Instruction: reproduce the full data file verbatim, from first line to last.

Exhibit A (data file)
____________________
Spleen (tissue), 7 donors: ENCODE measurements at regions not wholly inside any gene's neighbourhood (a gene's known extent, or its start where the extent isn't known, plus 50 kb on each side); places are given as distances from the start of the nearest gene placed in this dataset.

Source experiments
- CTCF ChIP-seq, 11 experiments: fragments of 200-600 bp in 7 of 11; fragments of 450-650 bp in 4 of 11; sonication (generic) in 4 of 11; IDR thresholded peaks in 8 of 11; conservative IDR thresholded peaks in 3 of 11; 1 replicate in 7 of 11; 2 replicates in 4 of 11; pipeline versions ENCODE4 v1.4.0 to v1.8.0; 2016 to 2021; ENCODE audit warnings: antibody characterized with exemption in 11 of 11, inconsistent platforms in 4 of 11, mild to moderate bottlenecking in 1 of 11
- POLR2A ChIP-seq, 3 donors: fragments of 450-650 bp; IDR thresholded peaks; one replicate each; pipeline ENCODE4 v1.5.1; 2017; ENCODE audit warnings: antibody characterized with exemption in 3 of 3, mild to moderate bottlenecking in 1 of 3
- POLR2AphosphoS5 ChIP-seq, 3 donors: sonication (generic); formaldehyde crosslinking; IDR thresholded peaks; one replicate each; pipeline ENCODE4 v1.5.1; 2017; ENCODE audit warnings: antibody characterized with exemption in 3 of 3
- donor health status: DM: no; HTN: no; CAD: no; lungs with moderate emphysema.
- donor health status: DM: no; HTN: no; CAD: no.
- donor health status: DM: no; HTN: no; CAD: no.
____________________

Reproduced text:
Spleen (tissue), 7 donors: ENCODE measurements at regions not wholly inside any gene's neighbourhood (a gene's known extent, or its start where the extent isn't known, plus 50 kb on each side); places are given as distances from the start of the nearest gene placed in this dataset.

Source experiments
- CTCF ChIP-seq, 11 experiments: fragments of 200-600 bp in 7 of 11; fragments of 450-650 bp in 4 of 11; sonication (generic) in 4 of 11; IDR thresholded peaks in 8 of 11; conservative IDR thresholded peaks in 3 of 11; 1 replicate in 7 of 11; 2 replicates in 4 of 11; pipeline versions ENCODE4 v1.4.0 to v1.8.0; 2016 to 2021; ENCODE audit warnings: antibody characterized with exemption in 11 of 11, inconsistent platforms in 4 of 11, mild to moderate bottlenecking in 1 of 11
- POLR2A ChIP-seq, 3 donors: fragments of 450-650 bp; IDR thresholded peaks; one replicate each; pipeline ENCODE4 v1.5.1; 2017; ENCODE audit warnings: antibody characterized with exemption in 3 of 3, mild to moderate bottlenecking in 1 of 3
- POLR2AphosphoS5 ChIP-seq, 3 donors: sonication (generic); formaldehyde crosslinking; IDR thresholded peaks; one replicate each; pipeline ENCODE4 v1.5.1; 2017; ENCODE audit warnings: antibody characterized with exemption in 3 of 3
- donor health status: DM: no; HTN: no; CAD: no; lungs with moderate emphysema.
- donor health status: DM: no; HTN: no; CAD: no.
- donor health status: DM: no; HTN: no; CAD: no.